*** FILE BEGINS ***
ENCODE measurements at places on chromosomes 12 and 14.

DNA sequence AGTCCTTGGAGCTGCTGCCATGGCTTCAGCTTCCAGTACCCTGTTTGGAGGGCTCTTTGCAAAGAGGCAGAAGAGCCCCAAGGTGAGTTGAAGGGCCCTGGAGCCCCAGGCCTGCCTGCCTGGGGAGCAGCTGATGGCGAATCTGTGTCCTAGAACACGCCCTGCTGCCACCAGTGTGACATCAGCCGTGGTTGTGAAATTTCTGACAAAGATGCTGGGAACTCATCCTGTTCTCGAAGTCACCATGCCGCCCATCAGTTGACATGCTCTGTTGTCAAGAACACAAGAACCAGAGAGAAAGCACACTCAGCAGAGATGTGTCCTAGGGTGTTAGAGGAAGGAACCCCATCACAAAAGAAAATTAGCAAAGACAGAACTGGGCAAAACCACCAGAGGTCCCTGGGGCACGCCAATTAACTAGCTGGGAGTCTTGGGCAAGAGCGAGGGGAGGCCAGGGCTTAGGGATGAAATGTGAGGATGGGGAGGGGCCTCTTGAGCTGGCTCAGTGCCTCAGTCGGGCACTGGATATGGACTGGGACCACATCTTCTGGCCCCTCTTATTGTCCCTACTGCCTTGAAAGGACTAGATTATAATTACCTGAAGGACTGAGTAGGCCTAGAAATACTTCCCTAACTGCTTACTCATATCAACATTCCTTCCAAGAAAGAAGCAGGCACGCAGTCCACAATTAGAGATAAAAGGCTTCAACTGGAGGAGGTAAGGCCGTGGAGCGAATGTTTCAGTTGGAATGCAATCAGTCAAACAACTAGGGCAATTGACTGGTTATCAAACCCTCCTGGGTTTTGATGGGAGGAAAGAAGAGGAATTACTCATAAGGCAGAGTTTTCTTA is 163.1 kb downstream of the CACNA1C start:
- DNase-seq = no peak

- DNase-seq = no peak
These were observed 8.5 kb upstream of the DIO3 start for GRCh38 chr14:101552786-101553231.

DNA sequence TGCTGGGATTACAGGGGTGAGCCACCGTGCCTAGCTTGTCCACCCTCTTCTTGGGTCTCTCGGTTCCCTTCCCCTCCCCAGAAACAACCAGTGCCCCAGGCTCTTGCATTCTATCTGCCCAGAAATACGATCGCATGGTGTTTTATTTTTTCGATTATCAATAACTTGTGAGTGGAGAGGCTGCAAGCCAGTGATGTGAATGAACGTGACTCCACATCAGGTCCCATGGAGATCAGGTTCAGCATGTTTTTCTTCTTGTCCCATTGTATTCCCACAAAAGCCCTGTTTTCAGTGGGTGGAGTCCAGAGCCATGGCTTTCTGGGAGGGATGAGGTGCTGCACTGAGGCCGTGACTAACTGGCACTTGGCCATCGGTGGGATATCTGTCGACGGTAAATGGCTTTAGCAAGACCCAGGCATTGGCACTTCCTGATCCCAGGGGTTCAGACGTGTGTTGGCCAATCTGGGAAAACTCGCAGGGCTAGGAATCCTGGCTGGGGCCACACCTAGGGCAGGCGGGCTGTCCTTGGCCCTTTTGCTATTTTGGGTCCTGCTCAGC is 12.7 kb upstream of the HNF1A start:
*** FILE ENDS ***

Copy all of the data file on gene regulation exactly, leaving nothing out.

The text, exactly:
ENCODE measurements at places on chromosomes 12 and 14.

DNA sequence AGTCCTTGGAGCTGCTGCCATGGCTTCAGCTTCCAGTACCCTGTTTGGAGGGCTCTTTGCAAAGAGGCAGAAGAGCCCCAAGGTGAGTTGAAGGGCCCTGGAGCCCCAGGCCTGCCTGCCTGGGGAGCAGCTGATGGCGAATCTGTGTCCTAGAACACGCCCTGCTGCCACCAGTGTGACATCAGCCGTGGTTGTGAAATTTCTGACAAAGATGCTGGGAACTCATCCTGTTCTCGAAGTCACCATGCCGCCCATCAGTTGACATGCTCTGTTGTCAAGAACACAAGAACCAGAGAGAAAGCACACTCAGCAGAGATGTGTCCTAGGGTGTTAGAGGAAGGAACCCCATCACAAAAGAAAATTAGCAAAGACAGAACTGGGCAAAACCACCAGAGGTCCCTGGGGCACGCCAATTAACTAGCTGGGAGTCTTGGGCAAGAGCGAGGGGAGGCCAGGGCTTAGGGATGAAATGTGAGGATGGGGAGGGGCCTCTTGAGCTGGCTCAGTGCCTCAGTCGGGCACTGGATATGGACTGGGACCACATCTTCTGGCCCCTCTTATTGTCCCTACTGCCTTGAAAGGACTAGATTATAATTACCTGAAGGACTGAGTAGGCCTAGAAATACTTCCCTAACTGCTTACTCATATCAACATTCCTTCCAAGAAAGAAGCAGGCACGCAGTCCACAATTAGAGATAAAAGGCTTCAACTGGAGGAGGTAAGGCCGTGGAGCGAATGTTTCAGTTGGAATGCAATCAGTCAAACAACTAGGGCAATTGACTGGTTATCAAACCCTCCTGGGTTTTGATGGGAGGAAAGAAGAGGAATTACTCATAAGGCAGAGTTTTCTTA is 163.1 kb downstream of the CACNA1C start:
- DNase-seq = no peak

- DNase-seq = no peak
These were observed 8.5 kb upstream of the DIO3 start for GRCh38 chr14:101552786-101553231.

DNA sequence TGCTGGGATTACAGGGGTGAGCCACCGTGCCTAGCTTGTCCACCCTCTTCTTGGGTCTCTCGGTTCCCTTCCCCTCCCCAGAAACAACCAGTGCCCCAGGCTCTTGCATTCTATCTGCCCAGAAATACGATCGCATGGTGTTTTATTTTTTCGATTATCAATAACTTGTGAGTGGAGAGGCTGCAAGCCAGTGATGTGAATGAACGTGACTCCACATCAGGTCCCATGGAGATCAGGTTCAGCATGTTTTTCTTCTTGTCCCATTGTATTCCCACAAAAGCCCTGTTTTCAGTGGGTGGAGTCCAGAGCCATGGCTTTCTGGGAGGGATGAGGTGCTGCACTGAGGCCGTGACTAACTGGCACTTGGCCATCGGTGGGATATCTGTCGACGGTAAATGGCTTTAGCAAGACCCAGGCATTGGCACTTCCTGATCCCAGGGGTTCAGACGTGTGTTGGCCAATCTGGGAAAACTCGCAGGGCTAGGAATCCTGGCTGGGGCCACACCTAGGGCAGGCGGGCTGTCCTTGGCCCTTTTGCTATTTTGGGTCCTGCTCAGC is 12.7 kb upstream of the HNF1A start: